Quote – Thoreau on journals and life

I have been thinking a lot about this Thoreau quote.  I seem to get something new from it every time I read it…

“My Journal is that of me which would else spill over and run to waste, gleanings from the field which in action I reap.  I must not live for it but in it for the gods.

“They are my correspondents, to whom daily I send off this sheet post-paid.  I am clerk in their counting-room, and at evenings transfer the account from day-book to ledger.  It is as a leaf which hangs over my head in the path.  I bend the twig and write my prayers on it; then letting it go, the bough springs up and shows the scrawl to heaven.  As if it were not kept shut in my side; it is vellum in the pastures; it is parchment on the hills.  I find it every-where as free as the leaves which troop along the lanes in autumn.  The crow, the goose, the eagle carry my quill, and the wind blows the leaves as far as I go.  Or; if my imagination does not soar, but gropes in slime and mud, then I write with a reed.”

H.D. Thoreau – 8th February 1841

It’s funny.  Someone who could not write so elegant a quote is someone who could not claim to truly feel the sensation he describes, since the kind of personality that dictates a lifetime of compulsive journaling is a pre-requisite for having that type of feeling.

That’s why I read it with awe and not a little hidden envy, since I know I could never have that pure a feeling about the art of writing.

It is a great example of the commonly read but not-often followed refrain of “if you want to become a good writer, write a lot, every day.”

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Keeping letters – so meta

“Some were soil’d and tattered fragments, joined with care where words were torn.  Some were crumbling into atoms, by incessant readings worn… Yet all precious, and all priceless.  In their hastening decay, were these loved and voiceless witnesses of hours passed away.”

Sometimes when you are panning for ink, you find these golden nuggets.

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The impermanence of our written thoughts, brought to you by the Internet.  (from the Bronte Family Collection – Harry Ransom Center, reproduced under fair use)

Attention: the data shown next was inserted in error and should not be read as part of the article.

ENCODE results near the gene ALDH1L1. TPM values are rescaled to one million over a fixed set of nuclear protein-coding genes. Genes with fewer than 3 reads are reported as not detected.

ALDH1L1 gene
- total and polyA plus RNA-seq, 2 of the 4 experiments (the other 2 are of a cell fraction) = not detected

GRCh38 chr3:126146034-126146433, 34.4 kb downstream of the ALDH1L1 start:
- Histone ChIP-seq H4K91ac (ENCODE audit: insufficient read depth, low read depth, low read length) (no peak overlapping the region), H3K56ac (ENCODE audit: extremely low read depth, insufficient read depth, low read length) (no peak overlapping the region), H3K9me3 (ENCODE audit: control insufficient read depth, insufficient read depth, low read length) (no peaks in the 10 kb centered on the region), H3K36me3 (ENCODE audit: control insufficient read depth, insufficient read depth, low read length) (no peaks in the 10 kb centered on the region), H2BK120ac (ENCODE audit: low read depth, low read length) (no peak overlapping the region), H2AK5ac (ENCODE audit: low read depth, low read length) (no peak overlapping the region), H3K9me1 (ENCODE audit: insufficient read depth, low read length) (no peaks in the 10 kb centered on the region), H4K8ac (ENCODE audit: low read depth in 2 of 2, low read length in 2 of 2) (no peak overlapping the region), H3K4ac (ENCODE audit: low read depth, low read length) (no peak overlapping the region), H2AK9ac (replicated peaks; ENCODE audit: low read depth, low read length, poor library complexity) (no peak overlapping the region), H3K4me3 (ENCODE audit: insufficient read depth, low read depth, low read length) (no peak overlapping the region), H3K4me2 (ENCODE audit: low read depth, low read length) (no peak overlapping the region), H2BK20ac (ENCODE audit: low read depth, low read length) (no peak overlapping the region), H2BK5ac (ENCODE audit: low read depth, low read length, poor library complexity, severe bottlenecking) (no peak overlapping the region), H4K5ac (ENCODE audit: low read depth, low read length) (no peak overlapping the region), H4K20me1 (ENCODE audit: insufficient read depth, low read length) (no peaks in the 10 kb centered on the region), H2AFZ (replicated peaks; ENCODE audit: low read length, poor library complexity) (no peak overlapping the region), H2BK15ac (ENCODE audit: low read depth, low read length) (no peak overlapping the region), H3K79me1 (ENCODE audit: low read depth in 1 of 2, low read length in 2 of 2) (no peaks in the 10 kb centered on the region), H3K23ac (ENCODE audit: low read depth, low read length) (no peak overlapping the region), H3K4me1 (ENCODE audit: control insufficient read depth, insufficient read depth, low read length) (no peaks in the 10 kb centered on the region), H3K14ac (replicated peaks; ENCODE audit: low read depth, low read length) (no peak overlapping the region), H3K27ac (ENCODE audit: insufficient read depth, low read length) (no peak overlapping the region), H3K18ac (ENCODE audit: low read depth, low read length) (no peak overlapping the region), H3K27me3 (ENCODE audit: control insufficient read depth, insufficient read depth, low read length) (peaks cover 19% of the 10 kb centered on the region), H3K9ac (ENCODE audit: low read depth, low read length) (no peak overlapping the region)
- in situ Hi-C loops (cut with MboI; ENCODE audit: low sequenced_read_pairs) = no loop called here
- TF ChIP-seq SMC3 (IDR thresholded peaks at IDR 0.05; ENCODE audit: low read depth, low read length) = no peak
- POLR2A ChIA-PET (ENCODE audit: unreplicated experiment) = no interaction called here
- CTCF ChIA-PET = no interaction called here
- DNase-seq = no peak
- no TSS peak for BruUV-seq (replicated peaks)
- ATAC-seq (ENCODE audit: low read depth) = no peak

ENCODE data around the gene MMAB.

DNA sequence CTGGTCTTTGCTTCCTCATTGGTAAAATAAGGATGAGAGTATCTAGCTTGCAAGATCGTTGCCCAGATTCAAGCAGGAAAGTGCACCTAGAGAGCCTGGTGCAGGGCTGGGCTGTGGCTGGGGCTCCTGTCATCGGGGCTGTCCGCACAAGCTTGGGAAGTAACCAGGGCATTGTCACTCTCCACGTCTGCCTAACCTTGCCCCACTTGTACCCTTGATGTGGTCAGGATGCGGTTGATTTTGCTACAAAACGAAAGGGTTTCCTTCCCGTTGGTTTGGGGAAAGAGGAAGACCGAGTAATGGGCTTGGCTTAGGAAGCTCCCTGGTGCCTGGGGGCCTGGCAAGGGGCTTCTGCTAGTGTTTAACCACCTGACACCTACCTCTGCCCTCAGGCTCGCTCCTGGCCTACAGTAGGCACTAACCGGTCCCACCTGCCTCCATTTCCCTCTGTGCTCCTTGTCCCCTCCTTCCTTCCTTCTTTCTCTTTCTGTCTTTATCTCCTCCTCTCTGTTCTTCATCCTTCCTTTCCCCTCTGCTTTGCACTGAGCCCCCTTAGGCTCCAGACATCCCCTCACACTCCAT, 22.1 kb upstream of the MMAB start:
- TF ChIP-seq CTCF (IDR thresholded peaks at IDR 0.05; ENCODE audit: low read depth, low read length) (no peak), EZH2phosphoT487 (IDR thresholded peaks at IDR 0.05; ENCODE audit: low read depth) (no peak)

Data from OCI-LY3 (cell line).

I stumbled across this great poem (below) in a commonplace book kept by a woman named Mary Pearson.  Mary is another of those ‘common’ people who have not distinguished themselves in history apart from the fact that once in her life she had a short brush with a person of historical importance.

In Mary’s case, it was with Patrick Branwell Brontë, the brother of the famous Brontë sisters – another soul whose life was shaped (and perhaps destroyed) by his being close to the orbit of celebrity.

When Mary was around twenty, she had a lodger at the family hotel for a few short weeks.  Branwell Brontë penned some sketches in four pages of her commonplace book.  This resulted in her journal being considered historically worthy.  Thus, it is now part of the Brontë Family Collection and therefore her thoughts are now available for anyone to read via high definition scans.

And so now anyone in the world with an internet connection can read Mary Pearson’s words, including her transcription of an anonymous poem about the fleeting nature of words and “love letters”.  We can read it on the frayed and yellowing paper of her journal, and in her neat but hurried pen strokes.  Of course, nowadays I can read it from thousands of miles away, and that yellowed paper and fading ink is now in fact as permanent as a high-resolution and carefully archived digital record can allow.

From what little I can gather about Mary’s personality via her commonplace book, I think she would find that quite amusing.

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Old poem (Anonymous) – in the Lincoln Courier, 1st September 1849

 

Quote – New Years diary

“Having omitted to carry on my diary for two or three days, I lost heart to make it up, and left it unfilld for many a month and day.  During this period nothing has happend worth particular notice.  The same occupations, the same amusements the same occasional alterations of spirits, gay or depressd, the same absence of all sensible or rationale cause for the one or the other – I half grieve to take up my pen, and doubt if it is worth while to record such an infinite quantity of nothing.  But hang it!  I hate to be beat so here goes for better behaviour.” Sir Walter Scott – 1st January 1829 (The Journal of Sir Walter Scott – edited by W. E K Anderson).

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